By The Associated Press
Today is Wednesday, Sept. 2, the 246th day of 2020. There are 120 days left in the year.
Today’s Highlight in History:
On Sept. 2, 1963, Alabama Gov. George C. Wallace prevented the integration of Tuskegee High School by encircling the building with state troopers.
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On this date:
In 1864, during the Civil War, Union Gen. William T. Sherman’s forces occupied Atlanta.
In 1901, Vice President Theodore Roosevelt offered the advice, “Speak softly and carry a big stick” in a speech at the Minnesota State Fair.
In 1930, the first nonstop airplane flight from Europe to the U.S. was completed in 37 hours as Capt. Dieudonne Costes and Maurice Bellonte of France arrived in Valley Stream, New York, aboard their Breguet 19 biplane, which bore the symbol of a large question mark.
In 1944, during World War II, Navy pilot Lt. (jg) George Herbert Walker Bush was shot down by Japanese forces as he completed a bombing run over the Bonin Islands. (Bush was rescued by the crew of the submarine USS Finback; his two crew members, however, died.)
In 1945, Japan formally surrendered in ceremonies aboard the USS Missouri in Tokyo Bay, ending World War II.
In 1960, Wilma Rudolph of the United States won the first of her three gold medals at the Rome Summer Olympics as she finished the 100-meter dash in 11 seconds.
In 1963, “The CBS Evening News” with Walter Cronkite was lengthened from 15 to 30 minutes, becoming network television’s first half-hour nightly newscast.
In 1969, in what some regard as the birth of the Internet, two connected computers at the University of California, Los Angeles, passed test data through a 15-foot cable. The first automatic teller machine (ATM) to utilize magnetic-striped cards was opened to the public at Chemical Bank in New York. (Called a “Docuteller,” it was developed by Donald C. Wetzel.)
In 1993, the United States and Russia formally ended decades of competition in space by agreeing to a joint venture to build a space station.
In 1998, a Swissair MD-11 jetliner crashed off Nova Scotia, killing all 229 people aboard.
In 2005, a National Guard convoy packed with food, water and medicine rolled into New Orleans four days after Hurricane Katrina. Scorched by criticism about sluggish federal help, President George W. Bush toured the Gulf Coast and met with state and local officials, including New Orleans Mayor Ray Nagin; at one point, Bush praised FEMA Director Michael Brown, telling him, “Brownie, you’re doing a heck of a job.”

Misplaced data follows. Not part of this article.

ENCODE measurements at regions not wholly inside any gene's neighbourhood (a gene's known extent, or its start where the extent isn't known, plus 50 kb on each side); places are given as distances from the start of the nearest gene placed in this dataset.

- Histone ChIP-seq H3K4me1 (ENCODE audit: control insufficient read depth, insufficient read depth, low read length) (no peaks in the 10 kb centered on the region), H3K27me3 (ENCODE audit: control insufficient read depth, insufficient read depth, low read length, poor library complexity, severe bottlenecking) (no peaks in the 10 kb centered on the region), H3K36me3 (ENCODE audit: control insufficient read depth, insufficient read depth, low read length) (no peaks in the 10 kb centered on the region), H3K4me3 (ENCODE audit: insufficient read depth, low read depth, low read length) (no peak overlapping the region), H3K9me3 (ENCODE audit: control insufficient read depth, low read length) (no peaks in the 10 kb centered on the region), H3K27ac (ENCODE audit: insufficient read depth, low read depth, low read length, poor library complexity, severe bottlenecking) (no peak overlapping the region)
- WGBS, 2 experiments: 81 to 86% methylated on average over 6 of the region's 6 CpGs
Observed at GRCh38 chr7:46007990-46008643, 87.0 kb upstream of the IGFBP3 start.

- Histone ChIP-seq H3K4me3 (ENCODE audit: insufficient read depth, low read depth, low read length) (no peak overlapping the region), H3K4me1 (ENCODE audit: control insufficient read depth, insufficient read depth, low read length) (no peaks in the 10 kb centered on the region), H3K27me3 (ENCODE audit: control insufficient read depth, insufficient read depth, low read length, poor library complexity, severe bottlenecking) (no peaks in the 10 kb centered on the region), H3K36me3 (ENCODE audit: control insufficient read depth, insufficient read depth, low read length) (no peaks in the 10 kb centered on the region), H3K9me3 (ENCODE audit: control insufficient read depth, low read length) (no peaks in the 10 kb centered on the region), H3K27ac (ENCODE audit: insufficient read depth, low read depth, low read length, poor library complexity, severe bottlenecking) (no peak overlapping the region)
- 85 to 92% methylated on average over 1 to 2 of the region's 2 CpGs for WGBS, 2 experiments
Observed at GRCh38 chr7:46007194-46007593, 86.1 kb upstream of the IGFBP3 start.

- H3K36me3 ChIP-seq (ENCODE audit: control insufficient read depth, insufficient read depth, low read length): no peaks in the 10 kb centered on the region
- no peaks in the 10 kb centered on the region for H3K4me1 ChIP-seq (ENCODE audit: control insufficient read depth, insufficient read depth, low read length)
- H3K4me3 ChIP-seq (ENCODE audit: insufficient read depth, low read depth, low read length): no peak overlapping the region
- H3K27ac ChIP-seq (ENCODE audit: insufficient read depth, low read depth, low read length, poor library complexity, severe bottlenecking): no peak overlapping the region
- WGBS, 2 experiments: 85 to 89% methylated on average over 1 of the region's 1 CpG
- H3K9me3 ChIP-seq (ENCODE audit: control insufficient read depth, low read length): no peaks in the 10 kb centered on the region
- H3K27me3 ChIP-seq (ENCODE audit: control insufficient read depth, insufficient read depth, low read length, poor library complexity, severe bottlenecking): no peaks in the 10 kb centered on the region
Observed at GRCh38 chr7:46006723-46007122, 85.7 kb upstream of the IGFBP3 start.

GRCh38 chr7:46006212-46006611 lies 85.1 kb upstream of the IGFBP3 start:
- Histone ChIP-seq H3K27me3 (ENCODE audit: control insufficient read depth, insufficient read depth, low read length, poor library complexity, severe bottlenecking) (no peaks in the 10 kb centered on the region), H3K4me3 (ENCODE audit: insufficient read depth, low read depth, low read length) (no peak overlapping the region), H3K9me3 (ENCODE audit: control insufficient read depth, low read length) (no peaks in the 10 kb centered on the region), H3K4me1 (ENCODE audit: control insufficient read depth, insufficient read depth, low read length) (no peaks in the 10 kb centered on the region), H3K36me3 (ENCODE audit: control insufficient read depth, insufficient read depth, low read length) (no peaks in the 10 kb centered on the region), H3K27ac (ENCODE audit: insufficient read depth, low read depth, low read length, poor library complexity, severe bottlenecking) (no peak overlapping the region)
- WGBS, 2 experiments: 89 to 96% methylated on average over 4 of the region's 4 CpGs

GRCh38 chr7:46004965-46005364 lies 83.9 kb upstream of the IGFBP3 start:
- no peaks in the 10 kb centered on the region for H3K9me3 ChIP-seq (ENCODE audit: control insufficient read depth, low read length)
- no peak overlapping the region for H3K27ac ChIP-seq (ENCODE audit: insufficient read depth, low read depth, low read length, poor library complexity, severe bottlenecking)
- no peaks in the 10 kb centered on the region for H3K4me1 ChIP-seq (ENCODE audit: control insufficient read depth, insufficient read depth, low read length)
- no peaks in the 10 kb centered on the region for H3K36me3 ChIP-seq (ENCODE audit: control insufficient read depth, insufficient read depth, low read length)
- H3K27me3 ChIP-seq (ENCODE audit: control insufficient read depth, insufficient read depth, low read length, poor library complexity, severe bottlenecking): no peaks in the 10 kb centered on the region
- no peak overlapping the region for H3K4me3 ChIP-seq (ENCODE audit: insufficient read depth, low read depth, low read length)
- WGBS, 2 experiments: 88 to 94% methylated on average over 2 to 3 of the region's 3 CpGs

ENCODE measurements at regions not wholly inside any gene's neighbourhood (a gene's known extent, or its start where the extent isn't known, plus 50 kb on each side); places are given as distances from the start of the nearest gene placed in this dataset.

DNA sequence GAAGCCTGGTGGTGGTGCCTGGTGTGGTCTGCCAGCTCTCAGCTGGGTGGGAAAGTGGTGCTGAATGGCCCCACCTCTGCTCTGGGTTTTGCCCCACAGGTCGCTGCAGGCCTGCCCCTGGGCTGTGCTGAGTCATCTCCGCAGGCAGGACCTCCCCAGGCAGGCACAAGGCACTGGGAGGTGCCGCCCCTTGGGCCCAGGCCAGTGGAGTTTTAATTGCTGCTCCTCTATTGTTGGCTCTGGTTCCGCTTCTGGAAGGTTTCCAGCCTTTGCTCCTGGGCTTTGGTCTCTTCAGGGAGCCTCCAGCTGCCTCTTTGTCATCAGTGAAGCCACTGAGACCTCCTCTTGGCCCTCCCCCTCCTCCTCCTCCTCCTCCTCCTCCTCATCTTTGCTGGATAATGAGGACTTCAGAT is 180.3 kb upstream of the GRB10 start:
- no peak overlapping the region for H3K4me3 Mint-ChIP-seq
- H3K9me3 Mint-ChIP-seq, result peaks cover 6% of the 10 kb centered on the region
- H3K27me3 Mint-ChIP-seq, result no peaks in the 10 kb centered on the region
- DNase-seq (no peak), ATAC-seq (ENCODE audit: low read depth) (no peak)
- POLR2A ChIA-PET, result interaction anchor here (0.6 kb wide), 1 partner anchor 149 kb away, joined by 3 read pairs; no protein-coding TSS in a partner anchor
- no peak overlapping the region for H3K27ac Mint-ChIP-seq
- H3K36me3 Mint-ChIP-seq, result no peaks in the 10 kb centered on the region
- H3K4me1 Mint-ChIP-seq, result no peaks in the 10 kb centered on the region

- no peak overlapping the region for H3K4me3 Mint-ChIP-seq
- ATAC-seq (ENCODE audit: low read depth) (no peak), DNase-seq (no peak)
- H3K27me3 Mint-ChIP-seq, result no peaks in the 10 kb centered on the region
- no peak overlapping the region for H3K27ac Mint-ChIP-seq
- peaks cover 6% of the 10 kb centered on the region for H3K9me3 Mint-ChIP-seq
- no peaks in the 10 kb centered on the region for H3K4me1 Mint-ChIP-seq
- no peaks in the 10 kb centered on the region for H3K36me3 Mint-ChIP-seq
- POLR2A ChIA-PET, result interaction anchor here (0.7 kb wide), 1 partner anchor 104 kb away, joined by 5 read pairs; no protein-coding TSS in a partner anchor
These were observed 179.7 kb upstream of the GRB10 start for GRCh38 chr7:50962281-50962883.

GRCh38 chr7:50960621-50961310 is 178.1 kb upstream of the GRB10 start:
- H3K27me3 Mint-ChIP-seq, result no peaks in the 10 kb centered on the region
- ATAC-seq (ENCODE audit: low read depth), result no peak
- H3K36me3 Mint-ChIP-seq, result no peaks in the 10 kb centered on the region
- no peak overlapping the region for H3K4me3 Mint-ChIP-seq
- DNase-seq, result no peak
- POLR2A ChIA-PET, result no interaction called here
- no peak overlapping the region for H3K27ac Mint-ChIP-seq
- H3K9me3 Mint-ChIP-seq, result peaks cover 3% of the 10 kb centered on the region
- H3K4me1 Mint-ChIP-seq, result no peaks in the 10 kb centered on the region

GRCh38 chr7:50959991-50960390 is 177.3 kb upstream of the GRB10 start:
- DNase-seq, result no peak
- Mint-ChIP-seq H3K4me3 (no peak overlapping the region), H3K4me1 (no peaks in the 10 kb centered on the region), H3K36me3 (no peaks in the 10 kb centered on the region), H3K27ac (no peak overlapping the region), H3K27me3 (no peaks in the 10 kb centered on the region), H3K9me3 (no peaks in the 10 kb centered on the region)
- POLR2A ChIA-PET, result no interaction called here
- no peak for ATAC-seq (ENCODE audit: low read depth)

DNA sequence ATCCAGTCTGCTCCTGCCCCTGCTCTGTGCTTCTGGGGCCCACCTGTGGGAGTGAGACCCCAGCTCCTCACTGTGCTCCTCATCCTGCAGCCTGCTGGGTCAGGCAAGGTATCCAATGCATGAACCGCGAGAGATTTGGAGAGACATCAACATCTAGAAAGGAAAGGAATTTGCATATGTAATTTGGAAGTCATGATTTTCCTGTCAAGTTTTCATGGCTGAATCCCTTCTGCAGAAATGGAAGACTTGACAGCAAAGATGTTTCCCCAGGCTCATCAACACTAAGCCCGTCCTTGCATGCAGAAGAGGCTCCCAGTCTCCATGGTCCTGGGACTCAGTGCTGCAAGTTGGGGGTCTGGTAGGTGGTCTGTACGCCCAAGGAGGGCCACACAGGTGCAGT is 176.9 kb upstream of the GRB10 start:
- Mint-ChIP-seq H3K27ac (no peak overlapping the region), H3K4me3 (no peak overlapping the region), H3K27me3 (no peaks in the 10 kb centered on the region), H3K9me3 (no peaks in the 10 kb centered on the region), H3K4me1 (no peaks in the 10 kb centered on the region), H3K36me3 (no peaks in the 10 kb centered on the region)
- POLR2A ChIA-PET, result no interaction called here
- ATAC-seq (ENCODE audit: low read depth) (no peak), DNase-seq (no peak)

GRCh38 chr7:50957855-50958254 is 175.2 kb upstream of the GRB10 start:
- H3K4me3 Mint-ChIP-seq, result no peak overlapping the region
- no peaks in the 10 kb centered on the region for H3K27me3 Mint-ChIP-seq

In 2018, Sen. John McCain was laid to rest on a grassy hill at the U.S. Naval Academy, after a horse-drawn caisson carrying the senator’s casket led a procession of mourners from the academy’s chapel to its cemetery.
Ten years ago: Israeli and Palestinian leaders pledged in a first round of renewed peace talks in Washington to keep meeting at regular intervals. Seattle Storm forward Lauren Jackson was selected the WNBA’s most valuable player for the third time in her career.
Five years ago: Overcoming ferocious opposition, President Barack Obama secured a legacy-defining foreign policy victory as Senate Democrats clinched the necessary votes to ensure the Iran nuclear agreement survived in Congress. President Obama crossed the Arctic Circle in a first by a sitting U.S. president, telling residents in the far-flung Alaska village of Kotzebue that their plight resulting from climate change should be the world’s wake-up call on global warming. In one of the most haunting images from the Syrian migrant crisis, the lifeless body of 3-year-old Alan Kurdi was photographed lying on a Turkish beach after he, his 5-year-old brother and their mother died when their rubber boat capsized as it headed for Greece.
One year ago: A fire swept a boat carrying recreational scuba divers that was anchored near an island off the Southern California coast; the captain and four other crew members were able to escape the flames, but 34 people who were trapped below died. Hurricane Dorian unleashed massive flooding across the Bahamas as the fearsome Category 4 storm slowed almost to a standstill; the storm would leave at least 70 people dead and cause more than $3 billion in damage.
Today’s Birthdays: Dancer-actor Marge Champion is 101. Former Sen. Alan K. Simpson, R-Wyo., is 89. Former United States Olympic Committee Chairman Peter Ueberroth is 83. Singer Jimmy Clanton is 82. Rhythm-and-blues singer Sam Gooden (The Impressions) is 81. Rhythm-and-blues singer Rosalind Ashford (Martha & the Vandellas) is 77. Singer Joe Simon is 77. Pro and College Football Hall of Famer Terry Bradshaw is 72. Basketball Hall of Famer Nate Archibald is 72. Actor Mark Harmon is 69. Former Sen. Jim DeMint, R-S.C., is 69. International Tennis Hall of Famer Jimmy Connors is 68. Actor Linda Purl is 65. Rock musician Jerry Augustyniak (10,000 Maniacs) is 62. Country musician Paul Deakin (The Mavericks) is 61. Pro Football Hall of Famer Eric Dickerson is 60. Actor Keanu Reeves is 56. International Boxing Hall of Famer Lennox Lewis is 55. Actor Salma Hayek is 54. Actor Tuc Watkins is 54. Actor Kristen Cloke is 52. Actor Cynthia Watros is 52. Rhythm-and-blues singer K-Ci is 51. Actor-comedian Katt Williams is 47. Actor Michael Lombardi is 46. Actor Tiffany Hines is 43. Rock musician Sam Rivers (Limp Bizkit) is 43. Actor Jonathan Kite is 41. Actor Joshua Henry is 36. Actor Allison Miller is 35. Rock musician Spencer Smith is 33. Electronic music DJ/producer Zedd is 31.